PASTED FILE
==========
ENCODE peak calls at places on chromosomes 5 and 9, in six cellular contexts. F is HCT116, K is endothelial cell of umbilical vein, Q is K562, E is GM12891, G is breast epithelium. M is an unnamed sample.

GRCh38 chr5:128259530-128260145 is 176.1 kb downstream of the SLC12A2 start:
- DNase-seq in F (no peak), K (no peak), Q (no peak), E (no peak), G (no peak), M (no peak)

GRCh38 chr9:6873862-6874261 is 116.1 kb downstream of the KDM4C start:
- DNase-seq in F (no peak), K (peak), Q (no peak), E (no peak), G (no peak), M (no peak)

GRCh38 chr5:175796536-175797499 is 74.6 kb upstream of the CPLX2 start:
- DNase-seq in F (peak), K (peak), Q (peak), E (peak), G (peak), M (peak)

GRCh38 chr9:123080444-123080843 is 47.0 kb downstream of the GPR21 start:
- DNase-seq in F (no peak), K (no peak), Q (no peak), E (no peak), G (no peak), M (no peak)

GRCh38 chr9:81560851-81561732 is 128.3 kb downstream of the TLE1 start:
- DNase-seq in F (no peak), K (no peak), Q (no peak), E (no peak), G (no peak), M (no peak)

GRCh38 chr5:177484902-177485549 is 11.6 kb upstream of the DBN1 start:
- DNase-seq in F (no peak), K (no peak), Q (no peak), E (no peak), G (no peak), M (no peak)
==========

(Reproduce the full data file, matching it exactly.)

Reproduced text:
ENCODE peak calls at places on chromosomes 5 and 9, in six cellular contexts. F is HCT116, K is endothelial cell of umbilical vein, Q is K562, E is GM12891, G is breast epithelium. M is an unnamed sample.

GRCh38 chr5:128259530-128260145 is 176.1 kb downstream of the SLC12A2 start:
- DNase-seq in F (no peak), K (no peak), Q (no peak), E (no peak), G (no peak), M (no peak)

GRCh38 chr9:6873862-6874261 is 116.1 kb downstream of the KDM4C start:
- DNase-seq in F (no peak), K (peak), Q (no peak), E (no peak), G (no peak), M (no peak)

GRCh38 chr5:175796536-175797499 is 74.6 kb upstream of the CPLX2 start:
- DNase-seq in F (peak), K (peak), Q (peak), E (peak), G (peak), M (peak)

GRCh38 chr9:123080444-123080843 is 47.0 kb downstream of the GPR21 start:
- DNase-seq in F (no peak), K (no peak), Q (no peak), E (no peak), G (no peak), M (no peak)

GRCh38 chr9:81560851-81561732 is 128.3 kb downstream of the TLE1 start:
- DNase-seq in F (no peak), K (no peak), Q (no peak), E (no peak), G (no peak), M (no peak)

GRCh38 chr5:177484902-177485549 is 11.6 kb upstream of the DBN1 start:
- DNase-seq in F (no peak), K (no peak), Q (no peak), E (no peak), G (no peak), M (no peak)